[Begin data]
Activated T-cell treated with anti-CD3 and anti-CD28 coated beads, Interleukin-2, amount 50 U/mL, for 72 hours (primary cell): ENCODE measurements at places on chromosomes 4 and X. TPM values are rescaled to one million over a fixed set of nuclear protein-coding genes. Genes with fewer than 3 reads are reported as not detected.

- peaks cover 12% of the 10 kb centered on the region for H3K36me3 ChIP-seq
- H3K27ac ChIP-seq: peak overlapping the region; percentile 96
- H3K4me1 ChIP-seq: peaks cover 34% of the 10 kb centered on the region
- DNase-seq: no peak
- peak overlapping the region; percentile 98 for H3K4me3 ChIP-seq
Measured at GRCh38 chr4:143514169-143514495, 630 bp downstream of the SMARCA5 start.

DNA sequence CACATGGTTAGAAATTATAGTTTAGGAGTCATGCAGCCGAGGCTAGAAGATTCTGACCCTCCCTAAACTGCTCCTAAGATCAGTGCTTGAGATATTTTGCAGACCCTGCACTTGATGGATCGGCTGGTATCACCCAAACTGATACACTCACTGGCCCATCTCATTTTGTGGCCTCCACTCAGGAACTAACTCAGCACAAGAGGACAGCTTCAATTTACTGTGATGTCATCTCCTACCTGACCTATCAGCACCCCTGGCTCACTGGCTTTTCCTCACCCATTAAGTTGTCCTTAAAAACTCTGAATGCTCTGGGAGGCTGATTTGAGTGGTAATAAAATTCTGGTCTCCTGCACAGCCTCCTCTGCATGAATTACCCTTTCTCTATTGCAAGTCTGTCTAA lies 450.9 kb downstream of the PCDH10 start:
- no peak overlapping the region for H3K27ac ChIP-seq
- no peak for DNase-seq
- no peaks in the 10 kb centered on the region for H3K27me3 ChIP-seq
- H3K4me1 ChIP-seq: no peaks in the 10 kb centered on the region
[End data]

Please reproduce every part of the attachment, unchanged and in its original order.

Activated T-cell treated with anti-CD3 and anti-CD28 coated beads, Interleukin-2, amount 50 U/mL, for 72 hours (primary cell): ENCODE measurements at places on chromosomes 4 and X. TPM values are rescaled to one million over a fixed set of nuclear protein-coding genes. Genes with fewer than 3 reads are reported as not detected.

- peaks cover 12% of the 10 kb centered on the region for H3K36me3 ChIP-seq
- H3K27ac ChIP-seq: peak overlapping the region; percentile 96
- H3K4me1 ChIP-seq: peaks cover 34% of the 10 kb centered on the region
- DNase-seq: no peak
- peak overlapping the region; percentile 98 for H3K4me3 ChIP-seq
Measured at GRCh38 chr4:143514169-143514495, 630 bp downstream of the SMARCA5 start.

DNA sequence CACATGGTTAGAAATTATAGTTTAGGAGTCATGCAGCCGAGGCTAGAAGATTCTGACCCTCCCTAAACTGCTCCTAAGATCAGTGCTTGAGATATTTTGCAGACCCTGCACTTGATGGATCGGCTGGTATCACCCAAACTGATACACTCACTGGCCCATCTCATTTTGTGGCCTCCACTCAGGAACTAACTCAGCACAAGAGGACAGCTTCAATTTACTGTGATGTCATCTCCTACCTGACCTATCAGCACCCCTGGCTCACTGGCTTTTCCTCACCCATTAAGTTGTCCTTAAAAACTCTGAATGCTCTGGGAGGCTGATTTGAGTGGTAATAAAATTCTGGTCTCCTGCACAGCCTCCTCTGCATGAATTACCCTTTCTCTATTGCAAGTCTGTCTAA lies 450.9 kb downstream of the PCDH10 start:
- no peak overlapping the region for H3K27ac ChIP-seq
- no peak for DNase-seq
- no peaks in the 10 kb centered on the region for H3K27me3 ChIP-seq
- H3K4me1 ChIP-seq: no peaks in the 10 kb centered on the region